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What exactly does the phrase 'leave headroom for mastering' mean?

A post by David Mellor
Tuesday October 04, 2016
It's a phrase you will hear often, normally without much or even any further explanation. But is there a real reason for doing this? Could there be a danger zone when you approach the maximum digital signal level?
What exactly does the phrase 'leave headroom for mastering' mean?

It's a phrase you will come across commonly on the Internet and elsewhere. Mostly it is taken to mean that your finished audio file should peak some number of decibels below 0 dBFS or your mastering engineer won't be able to do his or her job properly. 'Headroom' is normally considered as the difference in decibels between your highest-level peak and 0 dBFS, which is the highest possible digital signal level.

But there is a lot of uncertainty, doubt and even fear around 'leave headroom for mastering' so, at the risk of making the confusion even worse, I'll try to offer my simplified point of view of some of the possible reasons for this phrase.

Fear of 0 dBFS

Through my reading of the Internet in articles and comments, and through my interactions with actual real human people, it seems that there is a body of opinion that 0 dBFS is a place to stay well clear of. There might be dragons beyond.

To me, this contradicts one of the founding principles of digital audio. With analog audio, distortion increases as you increase the signal level - particularly so with analog tape recorders. So an analog engineer would have to set a recording level that balanced out too much distortion against too much noise (or tape hiss as it was often called).

When digital recording became practical in the 1980s it was regarded as a superbly wonderful thing that both noise and distortion got less and less the closer the level came to 0 dBFS, as long as there was no clipping of course. And this still remains true. The best place to be in a digital recording is very close to 0 dBFS. Anyone who thinks that this is not so should worry about the ability of computers to work with numbers, and stash their savings under their mattress in the form of cold hard cash.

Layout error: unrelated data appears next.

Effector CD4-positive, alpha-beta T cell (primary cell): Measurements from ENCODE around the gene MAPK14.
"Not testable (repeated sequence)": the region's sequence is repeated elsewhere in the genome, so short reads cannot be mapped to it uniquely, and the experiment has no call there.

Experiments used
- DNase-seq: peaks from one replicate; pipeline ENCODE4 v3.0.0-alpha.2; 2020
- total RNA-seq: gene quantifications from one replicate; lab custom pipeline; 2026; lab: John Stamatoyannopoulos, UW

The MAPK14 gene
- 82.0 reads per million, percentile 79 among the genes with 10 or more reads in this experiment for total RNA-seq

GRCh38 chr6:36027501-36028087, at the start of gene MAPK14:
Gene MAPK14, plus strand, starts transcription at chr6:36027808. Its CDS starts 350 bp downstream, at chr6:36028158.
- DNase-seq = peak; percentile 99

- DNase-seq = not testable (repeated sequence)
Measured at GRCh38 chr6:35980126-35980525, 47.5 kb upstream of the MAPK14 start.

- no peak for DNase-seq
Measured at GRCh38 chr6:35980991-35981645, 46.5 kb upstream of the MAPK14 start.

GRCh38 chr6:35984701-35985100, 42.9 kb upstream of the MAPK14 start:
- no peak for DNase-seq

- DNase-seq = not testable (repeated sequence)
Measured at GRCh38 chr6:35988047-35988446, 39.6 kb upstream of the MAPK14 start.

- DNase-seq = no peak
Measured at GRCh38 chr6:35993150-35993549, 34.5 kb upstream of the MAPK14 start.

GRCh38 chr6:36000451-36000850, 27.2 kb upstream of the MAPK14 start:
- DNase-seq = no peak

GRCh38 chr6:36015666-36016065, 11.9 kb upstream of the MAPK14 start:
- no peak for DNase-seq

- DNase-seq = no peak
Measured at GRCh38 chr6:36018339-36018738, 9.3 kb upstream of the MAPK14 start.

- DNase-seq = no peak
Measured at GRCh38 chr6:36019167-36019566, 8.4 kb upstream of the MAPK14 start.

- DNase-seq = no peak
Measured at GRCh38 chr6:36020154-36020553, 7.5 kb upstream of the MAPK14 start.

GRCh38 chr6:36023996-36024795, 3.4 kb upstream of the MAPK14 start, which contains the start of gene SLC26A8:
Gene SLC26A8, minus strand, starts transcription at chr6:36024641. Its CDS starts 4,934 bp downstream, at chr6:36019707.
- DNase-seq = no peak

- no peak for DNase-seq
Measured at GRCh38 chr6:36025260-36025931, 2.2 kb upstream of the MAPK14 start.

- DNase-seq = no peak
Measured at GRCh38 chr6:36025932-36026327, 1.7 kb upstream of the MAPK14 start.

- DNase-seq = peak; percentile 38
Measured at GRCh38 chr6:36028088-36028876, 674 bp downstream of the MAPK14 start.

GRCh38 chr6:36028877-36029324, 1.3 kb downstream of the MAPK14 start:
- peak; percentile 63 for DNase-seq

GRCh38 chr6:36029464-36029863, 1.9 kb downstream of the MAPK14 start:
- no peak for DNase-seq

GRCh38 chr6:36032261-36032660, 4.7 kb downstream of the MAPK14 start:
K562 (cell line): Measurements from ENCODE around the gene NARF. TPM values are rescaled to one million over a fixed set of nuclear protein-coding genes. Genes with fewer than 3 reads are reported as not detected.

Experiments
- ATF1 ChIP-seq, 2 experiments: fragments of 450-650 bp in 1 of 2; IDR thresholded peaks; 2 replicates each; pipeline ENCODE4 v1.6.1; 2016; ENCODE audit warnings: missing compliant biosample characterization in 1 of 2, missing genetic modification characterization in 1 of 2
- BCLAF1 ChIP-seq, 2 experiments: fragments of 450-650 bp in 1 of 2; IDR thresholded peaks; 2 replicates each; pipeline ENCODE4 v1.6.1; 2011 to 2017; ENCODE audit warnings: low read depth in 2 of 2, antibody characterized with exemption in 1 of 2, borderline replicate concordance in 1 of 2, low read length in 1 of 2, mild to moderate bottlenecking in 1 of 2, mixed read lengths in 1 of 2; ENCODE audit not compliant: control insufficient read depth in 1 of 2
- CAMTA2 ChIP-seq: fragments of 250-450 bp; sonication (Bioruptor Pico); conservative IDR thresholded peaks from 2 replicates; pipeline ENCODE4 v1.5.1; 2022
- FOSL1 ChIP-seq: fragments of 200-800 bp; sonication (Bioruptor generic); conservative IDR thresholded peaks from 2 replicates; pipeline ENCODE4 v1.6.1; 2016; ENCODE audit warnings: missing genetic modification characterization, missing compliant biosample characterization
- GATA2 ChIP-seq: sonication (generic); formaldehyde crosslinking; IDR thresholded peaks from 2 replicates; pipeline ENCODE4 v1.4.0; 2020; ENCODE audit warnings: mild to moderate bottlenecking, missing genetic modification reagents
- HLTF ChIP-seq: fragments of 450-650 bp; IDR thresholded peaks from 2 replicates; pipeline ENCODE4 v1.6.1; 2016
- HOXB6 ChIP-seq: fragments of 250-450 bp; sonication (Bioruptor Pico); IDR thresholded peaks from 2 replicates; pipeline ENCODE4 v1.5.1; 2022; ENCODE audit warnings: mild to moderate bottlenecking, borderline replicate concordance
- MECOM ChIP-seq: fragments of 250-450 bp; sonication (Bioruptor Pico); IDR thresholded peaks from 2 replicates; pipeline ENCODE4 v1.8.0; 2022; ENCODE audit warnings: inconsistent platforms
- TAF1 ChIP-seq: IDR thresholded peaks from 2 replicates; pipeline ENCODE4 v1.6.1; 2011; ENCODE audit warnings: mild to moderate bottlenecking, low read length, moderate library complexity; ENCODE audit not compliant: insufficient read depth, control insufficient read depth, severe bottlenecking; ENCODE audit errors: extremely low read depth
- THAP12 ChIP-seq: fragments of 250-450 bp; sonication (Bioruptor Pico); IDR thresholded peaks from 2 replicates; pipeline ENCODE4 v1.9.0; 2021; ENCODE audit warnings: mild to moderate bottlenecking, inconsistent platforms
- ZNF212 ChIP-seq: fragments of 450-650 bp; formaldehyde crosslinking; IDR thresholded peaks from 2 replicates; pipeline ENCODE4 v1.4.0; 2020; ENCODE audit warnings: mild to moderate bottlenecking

So when you mix your track to a .wav file and audition the file back, then if it sounds the way you want even if it peaks all the way to 0 dBFS (with no clipping), then you're golden. Your mix is great, your .wav file is great. You can listen back to the file at any future time and it will still sound great. You can send the file on physical media or by digital transmission to anyone in the world and they will similarly admire how great your work is.

So, taking things as far as your finished .wav file mix that sounds great, there is no reason to fear 0 dBFS. No clipping though!

(As an aside it is worth mentioning that if there are four consecutive samples at 0 dBFS anywhere in your file, then this may well be a clip. Even three consecutive samples could be. A single sample at 0 dBFS is almost certainly a genuine part of the signal and not a clip. It is extremely unlikely that it will sound like a clip.)

If there is no headroom, then the mastering engineer has no room to work

I've heard this one a fair few times. In the last two decades it has traditionally been seen that one of the functions of mastering is to make a track louder. So if the mix already peaks at 0 dBFS then the mastering engineer has no leeway to do this.

Well this is absurd. The mastering engineer's software has masses of internal headroom above 0 dBFS (which is the upper limit in the digital audio file, not in audio software that can be designed to allow more headroom than anyone could possibly ever need). And if he or she wants to, then what could be easier than pulling down a fader?

Fear of intersample peaks